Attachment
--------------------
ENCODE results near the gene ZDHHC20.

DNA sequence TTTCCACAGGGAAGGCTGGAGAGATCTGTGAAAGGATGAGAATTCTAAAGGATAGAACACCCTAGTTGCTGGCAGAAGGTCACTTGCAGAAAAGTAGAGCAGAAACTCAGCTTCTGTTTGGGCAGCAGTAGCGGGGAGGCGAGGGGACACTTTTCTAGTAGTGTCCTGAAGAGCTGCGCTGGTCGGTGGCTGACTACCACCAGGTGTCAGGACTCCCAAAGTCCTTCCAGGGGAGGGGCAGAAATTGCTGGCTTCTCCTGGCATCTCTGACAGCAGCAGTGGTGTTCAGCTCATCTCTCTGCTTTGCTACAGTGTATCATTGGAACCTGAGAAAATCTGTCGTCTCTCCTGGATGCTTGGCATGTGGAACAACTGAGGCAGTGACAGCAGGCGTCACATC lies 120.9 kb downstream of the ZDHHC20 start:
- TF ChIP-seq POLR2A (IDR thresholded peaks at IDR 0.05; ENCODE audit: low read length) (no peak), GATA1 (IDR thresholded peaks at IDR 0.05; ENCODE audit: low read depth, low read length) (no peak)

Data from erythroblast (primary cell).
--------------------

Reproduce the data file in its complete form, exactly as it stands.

ENCODE results near the gene ZDHHC20.

DNA sequence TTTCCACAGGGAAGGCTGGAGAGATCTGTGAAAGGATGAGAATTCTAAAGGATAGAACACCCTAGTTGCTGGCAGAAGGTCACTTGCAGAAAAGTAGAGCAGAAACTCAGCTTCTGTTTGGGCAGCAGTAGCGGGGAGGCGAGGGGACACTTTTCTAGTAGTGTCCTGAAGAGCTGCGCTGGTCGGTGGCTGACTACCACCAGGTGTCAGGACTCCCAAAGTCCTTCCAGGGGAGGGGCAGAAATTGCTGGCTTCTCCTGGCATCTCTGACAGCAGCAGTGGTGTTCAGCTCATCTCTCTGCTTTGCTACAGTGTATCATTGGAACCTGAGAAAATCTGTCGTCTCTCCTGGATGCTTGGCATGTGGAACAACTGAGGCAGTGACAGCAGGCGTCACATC lies 120.9 kb downstream of the ZDHHC20 start:
- TF ChIP-seq POLR2A (IDR thresholded peaks at IDR 0.05; ENCODE audit: low read length) (no peak), GATA1 (IDR thresholded peaks at IDR 0.05; ENCODE audit: low read depth, low read length) (no peak)

Data from erythroblast (primary cell).